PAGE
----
They Sold Their Big House and Never Looked Back
Moving to a tiny house helped the Penningtons dramatically reduce their monthly expenses and free up more room in their budget for debt repayment. For starters, the mortgage for their tiny house was half of their original mortgage — as was their property tax bill, Claudia said. And utilities were about one-third cheaper.
Once their big house sold in May 2016, they put even more money toward paying off their debt each month.
They Drastically Reduced Food Spending
The Penningtons cut other expenses, too, because they changed their mindset about money. Before starting the journey to get out of debt, the couple was spending about $15,000 a year on food from restaurants and the supermarket. They stopped eating out so often to cut that big expense out of their monthly budget.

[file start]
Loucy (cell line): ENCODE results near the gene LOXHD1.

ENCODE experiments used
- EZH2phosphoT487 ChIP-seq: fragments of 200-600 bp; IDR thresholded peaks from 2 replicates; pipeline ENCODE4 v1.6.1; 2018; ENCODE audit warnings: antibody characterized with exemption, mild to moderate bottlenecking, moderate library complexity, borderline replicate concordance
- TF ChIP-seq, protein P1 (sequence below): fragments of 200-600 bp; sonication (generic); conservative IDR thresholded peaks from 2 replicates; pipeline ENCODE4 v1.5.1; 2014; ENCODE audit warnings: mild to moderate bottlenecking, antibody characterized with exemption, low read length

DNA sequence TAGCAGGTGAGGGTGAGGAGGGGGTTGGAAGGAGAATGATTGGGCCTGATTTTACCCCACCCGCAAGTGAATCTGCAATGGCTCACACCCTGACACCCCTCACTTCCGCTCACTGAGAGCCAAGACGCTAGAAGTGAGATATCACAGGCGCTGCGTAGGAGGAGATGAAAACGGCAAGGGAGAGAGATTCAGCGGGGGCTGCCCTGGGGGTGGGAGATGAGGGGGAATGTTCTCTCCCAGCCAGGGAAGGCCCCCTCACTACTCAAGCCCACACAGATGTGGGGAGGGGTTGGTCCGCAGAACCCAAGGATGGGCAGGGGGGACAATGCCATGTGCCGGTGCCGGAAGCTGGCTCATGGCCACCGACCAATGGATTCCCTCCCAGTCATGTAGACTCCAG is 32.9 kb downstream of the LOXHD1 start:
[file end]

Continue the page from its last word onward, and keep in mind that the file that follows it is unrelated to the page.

They also cut their transportation costs. The Penningtons had three cars — two of which were leased. When the leases ended, they got rid of those two cars and went down to one, Garrett said.
They Used Side Hustles to Eliminate Student Debt
In addition to lowering costs, downsizing gave the Penningtons something else that helped them tackle their debt quickly. “It also gave us a lot more time because we weren’t cleaning rooms we weren’t using,” Claudia said.
And they didn’t have to spend nearly as much time on yardwork for their tiny house’s small lot. “That gave us more time to put toward our side hustle,” Claudia said. Rather than taking care of a big house, they used their time to make more money to get out of debt faster.